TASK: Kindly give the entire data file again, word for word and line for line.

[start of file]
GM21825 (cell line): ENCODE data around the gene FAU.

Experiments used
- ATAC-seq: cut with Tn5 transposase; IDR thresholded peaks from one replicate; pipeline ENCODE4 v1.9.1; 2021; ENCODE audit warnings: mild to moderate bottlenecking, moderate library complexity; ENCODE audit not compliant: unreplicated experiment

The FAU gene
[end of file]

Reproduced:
GM21825 (cell line): ENCODE data around the gene FAU.

Experiments used
- ATAC-seq: cut with Tn5 transposase; IDR thresholded peaks from one replicate; pipeline ENCODE4 v1.9.1; 2021; ENCODE audit warnings: mild to moderate bottlenecking, moderate library complexity; ENCODE audit not compliant: unreplicated experiment

The FAU gene